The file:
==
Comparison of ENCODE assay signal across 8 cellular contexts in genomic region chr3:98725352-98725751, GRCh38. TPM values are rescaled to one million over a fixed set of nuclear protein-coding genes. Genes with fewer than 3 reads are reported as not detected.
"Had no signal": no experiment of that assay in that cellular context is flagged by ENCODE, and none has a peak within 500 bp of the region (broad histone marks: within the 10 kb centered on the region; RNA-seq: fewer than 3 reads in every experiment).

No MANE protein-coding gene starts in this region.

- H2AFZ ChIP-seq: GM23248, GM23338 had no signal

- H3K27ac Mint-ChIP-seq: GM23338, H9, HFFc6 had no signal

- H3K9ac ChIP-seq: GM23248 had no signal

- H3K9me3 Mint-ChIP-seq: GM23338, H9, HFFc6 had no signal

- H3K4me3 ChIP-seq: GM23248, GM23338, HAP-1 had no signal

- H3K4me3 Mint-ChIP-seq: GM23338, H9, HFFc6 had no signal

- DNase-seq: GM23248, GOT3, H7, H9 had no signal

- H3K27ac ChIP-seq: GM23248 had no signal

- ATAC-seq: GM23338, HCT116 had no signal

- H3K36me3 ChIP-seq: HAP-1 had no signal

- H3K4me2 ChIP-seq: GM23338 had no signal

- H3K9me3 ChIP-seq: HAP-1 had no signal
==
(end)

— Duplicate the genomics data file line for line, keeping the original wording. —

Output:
Comparison of ENCODE assay signal across 8 cellular contexts in genomic region chr3:98725352-98725751, GRCh38. TPM values are rescaled to one million over a fixed set of nuclear protein-coding genes. Genes with fewer than 3 reads are reported as not detected.
"Had no signal": no experiment of that assay in that cellular context is flagged by ENCODE, and none has a peak within 500 bp of the region (broad histone marks: within the 10 kb centered on the region; RNA-seq: fewer than 3 reads in every experiment).

No MANE protein-coding gene starts in this region.

- H2AFZ ChIP-seq: GM23248, GM23338 had no signal

- H3K27ac Mint-ChIP-seq: GM23338, H9, HFFc6 had no signal

- H3K9ac ChIP-seq: GM23248 had no signal

- H3K9me3 Mint-ChIP-seq: GM23338, H9, HFFc6 had no signal

- H3K4me3 ChIP-seq: GM23248, GM23338, HAP-1 had no signal

- H3K4me3 Mint-ChIP-seq: GM23338, H9, HFFc6 had no signal

- DNase-seq: GM23248, GOT3, H7, H9 had no signal

- H3K27ac ChIP-seq: GM23248 had no signal

- ATAC-seq: GM23338, HCT116 had no signal

- H3K36me3 ChIP-seq: HAP-1 had no signal

- H3K4me2 ChIP-seq: GM23338 had no signal

- H3K9me3 ChIP-seq: HAP-1 had no signal